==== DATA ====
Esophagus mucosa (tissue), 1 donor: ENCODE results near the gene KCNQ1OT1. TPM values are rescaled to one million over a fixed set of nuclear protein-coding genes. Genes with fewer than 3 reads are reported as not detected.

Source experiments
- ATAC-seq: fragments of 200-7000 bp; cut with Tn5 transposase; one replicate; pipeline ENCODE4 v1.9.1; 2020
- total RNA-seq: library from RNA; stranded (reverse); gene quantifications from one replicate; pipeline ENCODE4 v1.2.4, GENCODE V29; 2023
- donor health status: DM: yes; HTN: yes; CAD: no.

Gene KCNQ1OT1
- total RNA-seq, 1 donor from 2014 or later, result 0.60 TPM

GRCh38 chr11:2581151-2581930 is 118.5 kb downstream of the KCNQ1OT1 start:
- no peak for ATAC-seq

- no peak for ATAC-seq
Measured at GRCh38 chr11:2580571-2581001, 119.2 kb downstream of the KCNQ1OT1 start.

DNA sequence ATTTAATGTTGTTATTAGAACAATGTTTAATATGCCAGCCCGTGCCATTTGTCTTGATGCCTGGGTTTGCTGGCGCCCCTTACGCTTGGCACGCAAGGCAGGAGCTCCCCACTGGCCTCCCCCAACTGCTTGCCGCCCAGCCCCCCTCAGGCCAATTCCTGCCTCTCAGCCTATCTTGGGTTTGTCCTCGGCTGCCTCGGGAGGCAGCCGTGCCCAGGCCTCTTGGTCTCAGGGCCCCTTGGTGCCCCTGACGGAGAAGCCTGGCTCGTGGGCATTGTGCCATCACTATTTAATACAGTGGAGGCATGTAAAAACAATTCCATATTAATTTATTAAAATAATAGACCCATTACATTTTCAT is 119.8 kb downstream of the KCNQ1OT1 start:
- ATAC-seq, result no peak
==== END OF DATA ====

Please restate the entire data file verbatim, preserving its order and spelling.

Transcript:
Esophagus mucosa (tissue), 1 donor: ENCODE results near the gene KCNQ1OT1. TPM values are rescaled to one million over a fixed set of nuclear protein-coding genes. Genes with fewer than 3 reads are reported as not detected.

Source experiments
- ATAC-seq: fragments of 200-7000 bp; cut with Tn5 transposase; one replicate; pipeline ENCODE4 v1.9.1; 2020
- total RNA-seq: library from RNA; stranded (reverse); gene quantifications from one replicate; pipeline ENCODE4 v1.2.4, GENCODE V29; 2023
- donor health status: DM: yes; HTN: yes; CAD: no.

Gene KCNQ1OT1
- total RNA-seq, 1 donor from 2014 or later, result 0.60 TPM

GRCh38 chr11:2581151-2581930 is 118.5 kb downstream of the KCNQ1OT1 start:
- no peak for ATAC-seq

- no peak for ATAC-seq
Measured at GRCh38 chr11:2580571-2581001, 119.2 kb downstream of the KCNQ1OT1 start.

DNA sequence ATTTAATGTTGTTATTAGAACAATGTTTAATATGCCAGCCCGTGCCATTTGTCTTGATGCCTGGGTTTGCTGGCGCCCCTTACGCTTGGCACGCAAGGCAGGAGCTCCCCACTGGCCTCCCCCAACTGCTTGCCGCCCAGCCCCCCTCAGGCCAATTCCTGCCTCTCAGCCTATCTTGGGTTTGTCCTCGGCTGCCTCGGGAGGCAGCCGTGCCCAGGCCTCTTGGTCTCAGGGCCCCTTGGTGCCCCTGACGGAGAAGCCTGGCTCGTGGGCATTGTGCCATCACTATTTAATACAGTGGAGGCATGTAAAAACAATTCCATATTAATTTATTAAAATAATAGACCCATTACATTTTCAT is 119.8 kb downstream of the KCNQ1OT1 start:
- ATAC-seq, result no peak